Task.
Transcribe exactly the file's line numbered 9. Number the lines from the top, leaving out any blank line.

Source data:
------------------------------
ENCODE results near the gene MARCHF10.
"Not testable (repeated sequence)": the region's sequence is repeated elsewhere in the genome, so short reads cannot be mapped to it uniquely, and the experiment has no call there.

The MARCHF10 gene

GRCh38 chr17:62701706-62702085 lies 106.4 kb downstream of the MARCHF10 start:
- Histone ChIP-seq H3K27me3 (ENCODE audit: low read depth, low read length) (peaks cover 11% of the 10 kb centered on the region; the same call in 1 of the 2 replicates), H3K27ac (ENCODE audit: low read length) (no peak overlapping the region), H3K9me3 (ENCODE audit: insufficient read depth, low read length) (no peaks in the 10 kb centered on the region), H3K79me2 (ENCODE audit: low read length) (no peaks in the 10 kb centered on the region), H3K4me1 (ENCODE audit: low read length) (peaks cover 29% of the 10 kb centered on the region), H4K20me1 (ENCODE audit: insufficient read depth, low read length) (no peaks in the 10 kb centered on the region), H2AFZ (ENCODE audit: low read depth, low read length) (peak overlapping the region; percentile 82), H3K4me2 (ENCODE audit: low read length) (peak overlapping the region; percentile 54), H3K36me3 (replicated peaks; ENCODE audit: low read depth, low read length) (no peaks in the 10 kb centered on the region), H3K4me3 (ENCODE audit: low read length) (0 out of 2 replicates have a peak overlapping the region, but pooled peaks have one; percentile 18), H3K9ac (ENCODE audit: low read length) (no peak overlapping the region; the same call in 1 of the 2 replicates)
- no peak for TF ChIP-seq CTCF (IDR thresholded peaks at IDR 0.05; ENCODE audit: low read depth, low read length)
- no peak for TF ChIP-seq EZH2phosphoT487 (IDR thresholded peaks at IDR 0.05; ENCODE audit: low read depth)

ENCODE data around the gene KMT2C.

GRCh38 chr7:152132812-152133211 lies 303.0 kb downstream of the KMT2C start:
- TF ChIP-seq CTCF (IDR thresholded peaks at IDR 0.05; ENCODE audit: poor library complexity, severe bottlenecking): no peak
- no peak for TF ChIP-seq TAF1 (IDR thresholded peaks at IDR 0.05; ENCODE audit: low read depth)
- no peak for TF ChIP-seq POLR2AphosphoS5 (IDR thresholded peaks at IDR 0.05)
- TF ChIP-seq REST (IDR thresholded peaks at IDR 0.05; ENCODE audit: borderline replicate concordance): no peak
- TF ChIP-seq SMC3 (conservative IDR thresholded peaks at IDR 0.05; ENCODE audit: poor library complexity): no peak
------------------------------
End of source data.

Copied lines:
GRCh38 chr7:152132812-152133211 lies 303.0 kb downstream of the KMT2C start: